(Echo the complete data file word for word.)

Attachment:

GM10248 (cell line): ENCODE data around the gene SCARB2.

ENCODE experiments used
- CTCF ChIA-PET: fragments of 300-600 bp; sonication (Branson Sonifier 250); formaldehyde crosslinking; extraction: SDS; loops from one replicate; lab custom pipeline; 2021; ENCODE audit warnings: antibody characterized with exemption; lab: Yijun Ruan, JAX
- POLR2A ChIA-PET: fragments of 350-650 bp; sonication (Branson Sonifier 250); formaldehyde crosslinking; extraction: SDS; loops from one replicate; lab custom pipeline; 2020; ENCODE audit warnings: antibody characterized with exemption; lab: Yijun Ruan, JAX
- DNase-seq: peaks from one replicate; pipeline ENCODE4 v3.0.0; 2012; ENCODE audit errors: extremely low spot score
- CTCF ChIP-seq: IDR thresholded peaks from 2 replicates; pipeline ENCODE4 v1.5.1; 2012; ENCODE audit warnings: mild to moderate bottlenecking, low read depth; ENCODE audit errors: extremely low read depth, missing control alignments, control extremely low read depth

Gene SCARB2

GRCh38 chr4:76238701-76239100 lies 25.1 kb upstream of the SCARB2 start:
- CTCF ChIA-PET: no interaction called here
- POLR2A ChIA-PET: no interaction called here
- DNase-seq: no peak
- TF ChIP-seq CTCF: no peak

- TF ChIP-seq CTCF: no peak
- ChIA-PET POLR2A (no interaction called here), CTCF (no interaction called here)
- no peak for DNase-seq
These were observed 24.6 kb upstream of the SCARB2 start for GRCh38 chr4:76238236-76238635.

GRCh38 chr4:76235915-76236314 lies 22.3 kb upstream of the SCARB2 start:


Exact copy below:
GM10248 (cell line): ENCODE data around the gene SCARB2.

ENCODE experiments used
- CTCF ChIA-PET: fragments of 300-600 bp; sonication (Branson Sonifier 250); formaldehyde crosslinking; extraction: SDS; loops from one replicate; lab custom pipeline; 2021; ENCODE audit warnings: antibody characterized with exemption; lab: Yijun Ruan, JAX
- POLR2A ChIA-PET: fragments of 350-650 bp; sonication (Branson Sonifier 250); formaldehyde crosslinking; extraction: SDS; loops from one replicate; lab custom pipeline; 2020; ENCODE audit warnings: antibody characterized with exemption; lab: Yijun Ruan, JAX
- DNase-seq: peaks from one replicate; pipeline ENCODE4 v3.0.0; 2012; ENCODE audit errors: extremely low spot score
- CTCF ChIP-seq: IDR thresholded peaks from 2 replicates; pipeline ENCODE4 v1.5.1; 2012; ENCODE audit warnings: mild to moderate bottlenecking, low read depth; ENCODE audit errors: extremely low read depth, missing control alignments, control extremely low read depth

Gene SCARB2

GRCh38 chr4:76238701-76239100 lies 25.1 kb upstream of the SCARB2 start:
- CTCF ChIA-PET: no interaction called here
- POLR2A ChIA-PET: no interaction called here
- DNase-seq: no peak
- TF ChIP-seq CTCF: no peak

- TF ChIP-seq CTCF: no peak
- ChIA-PET POLR2A (no interaction called here), CTCF (no interaction called here)
- no peak for DNase-seq
These were observed 24.6 kb upstream of the SCARB2 start for GRCh38 chr4:76238236-76238635.

GRCh38 chr4:76235915-76236314 lies 22.3 kb upstream of the SCARB2 start: